Socotra is the largest island of a small archipelago lost in the Arabian Sea. This Yemeni territory is located 380km from the Arabian Peninsula and 240km from the Horn of Africa in Somalia. The island is not large, measuring 70km in length and 20km in width. There are a few unpaved roads, and the landscape is almost desert-like. Almost.
On the island, there is a cave where texts left by sailors who landed in the area as early as the 1st century BC were recently discovered. The island itself has been mentioned in various works since the 10th century – in fact, even Marco Polo mentioned it.
Why UNESCO? Well, the island of Socotra is one of the most isolated parts of the supercontinent Gondwana. The part we now know as Socotra separated during the Miocene (well over 5 million years ago) and became an island – unlike, for example, the Galapagos, which formed volcanically. As a result of its separation from the main landmass, the island retained truly incredible forms of flora and fauna – Socotra is generally regarded as a kind of Jurassic Park of the 21st century! Only Hawaii, the Galapagos, and New Caledonia can boast a greater number of endemically occurring species of flora and fauna. On Socotra, you will find over 700 plants and animals that exist only on this small island!
Why is it worth going?
February 19, 2024 – We fly to Dubai or Abu Dhabi. Transfer to the hotel and rest after the journey.
February 20, 2024 – Morning flight to Socotra. At the airport, we will meet our guide and drivers who will take us to a nearby hotel for rest. We will have lunch, and in the afternoon, we will head out for our first excursion to explore the incredible Delisha beach. After the tour, we return to the hotel and have dinner in a local restaurant.
February 21, 2024 – After breakfast at the hotel at 07:30am, we set off for the Dihamri marine nature reserve. The journey will take us about 50 minutes. Dihamri is known for having the longest coral reef in Socotra – this will be our first snorkeling/diving experience on the island! We will dive from the shore/boat with our diving guide. Tanks and weights will be waiting for us on the beach. After lunch, we will do another dive – here we will need to travel a short distance by boat. We will sleep at the campsite in Dihamri – camping equipment will be waiting for us, and the entire camp will be set up by our staff. Our personal chef will prepare all our meals 🙂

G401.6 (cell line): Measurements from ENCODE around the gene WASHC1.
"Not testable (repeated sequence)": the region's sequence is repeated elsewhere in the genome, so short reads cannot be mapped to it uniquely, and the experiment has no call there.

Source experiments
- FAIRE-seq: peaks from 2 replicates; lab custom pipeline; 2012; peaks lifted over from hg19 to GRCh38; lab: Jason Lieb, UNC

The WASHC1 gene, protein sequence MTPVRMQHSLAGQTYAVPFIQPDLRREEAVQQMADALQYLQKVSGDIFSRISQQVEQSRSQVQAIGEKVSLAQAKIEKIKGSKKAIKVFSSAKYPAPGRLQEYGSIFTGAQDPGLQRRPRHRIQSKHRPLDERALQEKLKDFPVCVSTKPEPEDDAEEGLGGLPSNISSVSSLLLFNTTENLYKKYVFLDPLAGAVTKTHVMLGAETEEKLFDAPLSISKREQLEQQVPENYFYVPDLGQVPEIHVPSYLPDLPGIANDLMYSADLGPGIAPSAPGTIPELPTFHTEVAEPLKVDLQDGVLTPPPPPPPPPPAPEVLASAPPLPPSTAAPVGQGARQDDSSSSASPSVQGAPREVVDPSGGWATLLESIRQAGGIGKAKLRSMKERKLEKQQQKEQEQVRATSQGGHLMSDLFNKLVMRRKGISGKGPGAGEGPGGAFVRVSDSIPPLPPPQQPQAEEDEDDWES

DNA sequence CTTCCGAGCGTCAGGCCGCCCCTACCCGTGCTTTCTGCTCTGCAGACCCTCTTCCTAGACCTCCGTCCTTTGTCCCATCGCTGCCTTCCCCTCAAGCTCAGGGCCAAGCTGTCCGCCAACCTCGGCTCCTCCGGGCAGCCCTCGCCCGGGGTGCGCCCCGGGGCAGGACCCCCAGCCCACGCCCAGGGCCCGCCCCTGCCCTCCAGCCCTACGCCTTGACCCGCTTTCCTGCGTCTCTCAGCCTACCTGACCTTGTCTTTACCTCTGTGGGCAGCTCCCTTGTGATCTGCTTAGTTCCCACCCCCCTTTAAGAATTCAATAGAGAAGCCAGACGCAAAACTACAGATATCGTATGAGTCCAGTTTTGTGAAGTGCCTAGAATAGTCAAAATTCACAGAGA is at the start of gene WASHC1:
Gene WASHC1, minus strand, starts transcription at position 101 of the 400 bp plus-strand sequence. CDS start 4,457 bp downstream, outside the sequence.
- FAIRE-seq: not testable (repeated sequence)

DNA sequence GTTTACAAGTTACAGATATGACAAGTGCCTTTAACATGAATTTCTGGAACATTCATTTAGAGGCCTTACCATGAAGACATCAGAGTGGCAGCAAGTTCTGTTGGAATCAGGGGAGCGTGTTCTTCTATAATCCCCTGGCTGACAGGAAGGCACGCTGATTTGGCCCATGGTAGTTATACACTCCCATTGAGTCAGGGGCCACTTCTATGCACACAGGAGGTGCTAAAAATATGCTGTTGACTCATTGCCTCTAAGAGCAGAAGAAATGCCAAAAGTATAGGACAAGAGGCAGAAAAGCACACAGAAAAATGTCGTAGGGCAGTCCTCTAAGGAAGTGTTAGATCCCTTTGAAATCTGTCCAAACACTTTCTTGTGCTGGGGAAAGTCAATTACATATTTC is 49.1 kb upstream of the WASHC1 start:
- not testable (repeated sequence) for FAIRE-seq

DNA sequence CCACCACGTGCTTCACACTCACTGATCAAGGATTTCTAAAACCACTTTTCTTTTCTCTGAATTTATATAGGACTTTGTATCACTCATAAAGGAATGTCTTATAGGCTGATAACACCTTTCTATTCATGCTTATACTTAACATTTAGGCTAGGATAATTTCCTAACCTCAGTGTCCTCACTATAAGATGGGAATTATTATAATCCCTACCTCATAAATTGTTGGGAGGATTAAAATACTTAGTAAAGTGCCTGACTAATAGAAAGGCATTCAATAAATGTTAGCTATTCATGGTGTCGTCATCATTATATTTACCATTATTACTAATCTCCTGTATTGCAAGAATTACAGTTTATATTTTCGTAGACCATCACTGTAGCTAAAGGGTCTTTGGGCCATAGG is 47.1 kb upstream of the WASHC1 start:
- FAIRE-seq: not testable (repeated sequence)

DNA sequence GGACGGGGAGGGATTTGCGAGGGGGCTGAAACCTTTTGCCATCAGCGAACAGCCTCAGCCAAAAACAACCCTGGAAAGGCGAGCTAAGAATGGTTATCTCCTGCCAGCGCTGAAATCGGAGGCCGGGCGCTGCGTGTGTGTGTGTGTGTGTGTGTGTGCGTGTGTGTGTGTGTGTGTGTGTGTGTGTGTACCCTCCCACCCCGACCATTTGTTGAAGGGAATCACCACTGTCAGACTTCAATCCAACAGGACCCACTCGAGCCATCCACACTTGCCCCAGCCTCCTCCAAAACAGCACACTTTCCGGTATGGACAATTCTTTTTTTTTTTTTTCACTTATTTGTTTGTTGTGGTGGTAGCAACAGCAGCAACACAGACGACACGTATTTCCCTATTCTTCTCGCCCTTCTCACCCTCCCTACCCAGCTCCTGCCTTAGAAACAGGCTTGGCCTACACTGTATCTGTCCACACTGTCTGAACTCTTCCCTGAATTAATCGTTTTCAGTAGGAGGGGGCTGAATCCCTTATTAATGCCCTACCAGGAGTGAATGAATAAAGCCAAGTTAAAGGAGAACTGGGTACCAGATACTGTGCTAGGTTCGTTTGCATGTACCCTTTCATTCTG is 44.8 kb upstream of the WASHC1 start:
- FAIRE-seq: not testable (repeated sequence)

Diving in the surrounding waters is relatively easy, and it’s not the underwater conditions but the onshore/water logistics that pose the most challenges. Tourism is in its infancy, the accommodation base is more than basic, but what you can see underwater fully compensates for any inconveniences: the reef here is in excellent condition, numerous ocean currents ensure that local fish species have ideal living conditions – there are even unique hybridizations where species from the Red Sea cross with those from the Indian Ocean, creating new species! It’s no coincidence that the Socotra Archipelago is called the Galapagos of the Indian Ocean!
February 22, 2024 – After breakfast, we head to another reserve, Homhil, famous for its incredible frankincense trees. Boswellia serrata, or frankincense, is a medium-sized tree found in India, northeastern regions of Africa, and the Arabian Peninsula. This plant has numerous health and medicinal properties, making it widely used in natural medicine. Frankincense is also valued for its rich aromatic qualities. Resin, also known as olibanum, is obtained from the bark of boswellia, which, after purification, is used as a medicinal raw material. It contains compounds with anti-inflammatory and anti-cancer properties.
We will walk around the area and through the dragon tree grove until we reach a natural freshwater pool! Overnight at the Dihamri campsite.